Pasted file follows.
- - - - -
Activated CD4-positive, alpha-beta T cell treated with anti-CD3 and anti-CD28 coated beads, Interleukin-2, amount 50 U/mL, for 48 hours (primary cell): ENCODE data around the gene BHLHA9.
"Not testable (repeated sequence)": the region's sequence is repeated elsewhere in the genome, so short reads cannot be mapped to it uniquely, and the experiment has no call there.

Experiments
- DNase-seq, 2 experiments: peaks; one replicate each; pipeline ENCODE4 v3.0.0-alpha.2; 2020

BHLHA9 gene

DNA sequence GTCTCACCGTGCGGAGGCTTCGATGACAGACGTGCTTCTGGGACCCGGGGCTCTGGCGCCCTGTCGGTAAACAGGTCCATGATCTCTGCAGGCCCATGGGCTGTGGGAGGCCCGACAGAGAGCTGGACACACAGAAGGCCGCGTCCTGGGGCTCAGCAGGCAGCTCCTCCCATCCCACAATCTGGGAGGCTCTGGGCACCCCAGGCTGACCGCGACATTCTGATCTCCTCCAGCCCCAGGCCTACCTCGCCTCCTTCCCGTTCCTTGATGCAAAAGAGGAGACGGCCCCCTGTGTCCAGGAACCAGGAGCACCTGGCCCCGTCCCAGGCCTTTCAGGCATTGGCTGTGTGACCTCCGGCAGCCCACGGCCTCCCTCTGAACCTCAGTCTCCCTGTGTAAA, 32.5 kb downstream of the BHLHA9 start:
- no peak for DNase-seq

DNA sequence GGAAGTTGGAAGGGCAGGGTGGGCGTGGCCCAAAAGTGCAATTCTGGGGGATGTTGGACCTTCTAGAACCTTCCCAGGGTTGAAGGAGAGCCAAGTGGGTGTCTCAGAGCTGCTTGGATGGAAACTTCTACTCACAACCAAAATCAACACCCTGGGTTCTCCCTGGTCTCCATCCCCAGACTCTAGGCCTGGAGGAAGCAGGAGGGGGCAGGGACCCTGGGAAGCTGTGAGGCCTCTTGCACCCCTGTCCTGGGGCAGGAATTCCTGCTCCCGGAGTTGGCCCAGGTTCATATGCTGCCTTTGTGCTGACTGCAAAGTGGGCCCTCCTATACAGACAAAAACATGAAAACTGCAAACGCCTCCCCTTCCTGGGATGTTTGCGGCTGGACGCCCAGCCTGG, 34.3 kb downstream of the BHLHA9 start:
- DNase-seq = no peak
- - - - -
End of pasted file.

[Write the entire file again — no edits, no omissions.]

Activated CD4-positive, alpha-beta T cell treated with anti-CD3 and anti-CD28 coated beads, Interleukin-2, amount 50 U/mL, for 48 hours (primary cell): ENCODE data around the gene BHLHA9.
"Not testable (repeated sequence)": the region's sequence is repeated elsewhere in the genome, so short reads cannot be mapped to it uniquely, and the experiment has no call there.

Experiments
- DNase-seq, 2 experiments: peaks; one replicate each; pipeline ENCODE4 v3.0.0-alpha.2; 2020

BHLHA9 gene

DNA sequence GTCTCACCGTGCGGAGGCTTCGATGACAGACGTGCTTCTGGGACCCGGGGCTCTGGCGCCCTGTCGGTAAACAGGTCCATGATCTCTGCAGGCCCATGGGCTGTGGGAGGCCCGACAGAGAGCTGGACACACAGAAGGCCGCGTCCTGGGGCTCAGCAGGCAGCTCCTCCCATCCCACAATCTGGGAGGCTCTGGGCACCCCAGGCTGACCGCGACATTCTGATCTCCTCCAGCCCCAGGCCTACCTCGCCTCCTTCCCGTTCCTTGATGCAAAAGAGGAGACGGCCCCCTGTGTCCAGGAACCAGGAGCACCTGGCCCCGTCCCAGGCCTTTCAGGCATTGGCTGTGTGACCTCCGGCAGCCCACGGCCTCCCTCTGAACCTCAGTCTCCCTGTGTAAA, 32.5 kb downstream of the BHLHA9 start:
- no peak for DNase-seq

DNA sequence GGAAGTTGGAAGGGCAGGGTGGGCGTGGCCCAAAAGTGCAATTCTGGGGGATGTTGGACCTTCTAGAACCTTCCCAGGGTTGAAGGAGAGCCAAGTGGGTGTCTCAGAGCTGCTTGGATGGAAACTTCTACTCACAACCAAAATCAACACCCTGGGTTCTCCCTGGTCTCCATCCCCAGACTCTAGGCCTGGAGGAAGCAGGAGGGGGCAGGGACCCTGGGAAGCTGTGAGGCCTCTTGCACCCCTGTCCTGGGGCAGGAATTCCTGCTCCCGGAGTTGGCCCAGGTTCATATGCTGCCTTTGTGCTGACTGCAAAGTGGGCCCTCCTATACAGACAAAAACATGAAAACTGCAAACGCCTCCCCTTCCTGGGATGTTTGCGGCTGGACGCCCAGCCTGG, 34.3 kb downstream of the BHLHA9 start:
- DNase-seq = no peak